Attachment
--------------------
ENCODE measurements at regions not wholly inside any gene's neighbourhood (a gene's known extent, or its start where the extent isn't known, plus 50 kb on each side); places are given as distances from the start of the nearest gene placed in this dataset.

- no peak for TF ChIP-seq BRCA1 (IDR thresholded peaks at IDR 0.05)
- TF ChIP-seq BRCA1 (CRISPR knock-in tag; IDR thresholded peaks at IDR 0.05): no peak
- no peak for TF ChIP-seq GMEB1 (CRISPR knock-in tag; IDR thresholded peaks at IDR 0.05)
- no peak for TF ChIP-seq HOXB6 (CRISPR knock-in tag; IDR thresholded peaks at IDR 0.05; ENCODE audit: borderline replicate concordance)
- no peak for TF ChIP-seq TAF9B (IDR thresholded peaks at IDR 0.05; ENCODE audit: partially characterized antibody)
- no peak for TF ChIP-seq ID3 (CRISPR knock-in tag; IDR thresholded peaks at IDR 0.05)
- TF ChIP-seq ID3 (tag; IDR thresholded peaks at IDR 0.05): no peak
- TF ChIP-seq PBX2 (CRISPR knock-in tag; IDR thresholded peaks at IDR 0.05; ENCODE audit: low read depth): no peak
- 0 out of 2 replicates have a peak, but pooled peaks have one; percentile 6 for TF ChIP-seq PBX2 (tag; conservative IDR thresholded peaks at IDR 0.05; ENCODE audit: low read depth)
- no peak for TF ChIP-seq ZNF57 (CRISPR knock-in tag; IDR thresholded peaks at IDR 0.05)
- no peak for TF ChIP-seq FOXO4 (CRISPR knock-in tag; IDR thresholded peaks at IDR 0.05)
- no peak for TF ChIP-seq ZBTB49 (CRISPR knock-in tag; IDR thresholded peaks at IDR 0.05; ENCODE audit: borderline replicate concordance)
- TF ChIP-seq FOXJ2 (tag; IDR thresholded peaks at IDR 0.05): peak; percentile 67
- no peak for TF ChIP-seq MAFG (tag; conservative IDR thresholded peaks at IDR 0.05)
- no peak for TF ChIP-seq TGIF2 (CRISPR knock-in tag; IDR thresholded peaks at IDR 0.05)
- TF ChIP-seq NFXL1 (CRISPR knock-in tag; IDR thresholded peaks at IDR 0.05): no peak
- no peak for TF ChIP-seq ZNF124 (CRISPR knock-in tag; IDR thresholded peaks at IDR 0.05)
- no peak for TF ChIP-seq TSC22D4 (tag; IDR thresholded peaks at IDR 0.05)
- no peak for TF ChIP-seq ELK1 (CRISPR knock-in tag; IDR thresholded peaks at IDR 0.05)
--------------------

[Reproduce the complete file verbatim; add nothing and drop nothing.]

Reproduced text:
ENCODE measurements at regions not wholly inside any gene's neighbourhood (a gene's known extent, or its start where the extent isn't known, plus 50 kb on each side); places are given as distances from the start of the nearest gene placed in this dataset.

- no peak for TF ChIP-seq BRCA1 (IDR thresholded peaks at IDR 0.05)
- TF ChIP-seq BRCA1 (CRISPR knock-in tag; IDR thresholded peaks at IDR 0.05): no peak
- no peak for TF ChIP-seq GMEB1 (CRISPR knock-in tag; IDR thresholded peaks at IDR 0.05)
- no peak for TF ChIP-seq HOXB6 (CRISPR knock-in tag; IDR thresholded peaks at IDR 0.05; ENCODE audit: borderline replicate concordance)
- no peak for TF ChIP-seq TAF9B (IDR thresholded peaks at IDR 0.05; ENCODE audit: partially characterized antibody)
- no peak for TF ChIP-seq ID3 (CRISPR knock-in tag; IDR thresholded peaks at IDR 0.05)
- TF ChIP-seq ID3 (tag; IDR thresholded peaks at IDR 0.05): no peak
- TF ChIP-seq PBX2 (CRISPR knock-in tag; IDR thresholded peaks at IDR 0.05; ENCODE audit: low read depth): no peak
- 0 out of 2 replicates have a peak, but pooled peaks have one; percentile 6 for TF ChIP-seq PBX2 (tag; conservative IDR thresholded peaks at IDR 0.05; ENCODE audit: low read depth)
- no peak for TF ChIP-seq ZNF57 (CRISPR knock-in tag; IDR thresholded peaks at IDR 0.05)
- no peak for TF ChIP-seq FOXO4 (CRISPR knock-in tag; IDR thresholded peaks at IDR 0.05)
- no peak for TF ChIP-seq ZBTB49 (CRISPR knock-in tag; IDR thresholded peaks at IDR 0.05; ENCODE audit: borderline replicate concordance)
- TF ChIP-seq FOXJ2 (tag; IDR thresholded peaks at IDR 0.05): peak; percentile 67
- no peak for TF ChIP-seq MAFG (tag; conservative IDR thresholded peaks at IDR 0.05)
- no peak for TF ChIP-seq TGIF2 (CRISPR knock-in tag; IDR thresholded peaks at IDR 0.05)
- TF ChIP-seq NFXL1 (CRISPR knock-in tag; IDR thresholded peaks at IDR 0.05): no peak
- no peak for TF ChIP-seq ZNF124 (CRISPR knock-in tag; IDR thresholded peaks at IDR 0.05)
- no peak for TF ChIP-seq TSC22D4 (tag; IDR thresholded peaks at IDR 0.05)
- no peak for TF ChIP-seq ELK1 (CRISPR knock-in tag; IDR thresholded peaks at IDR 0.05)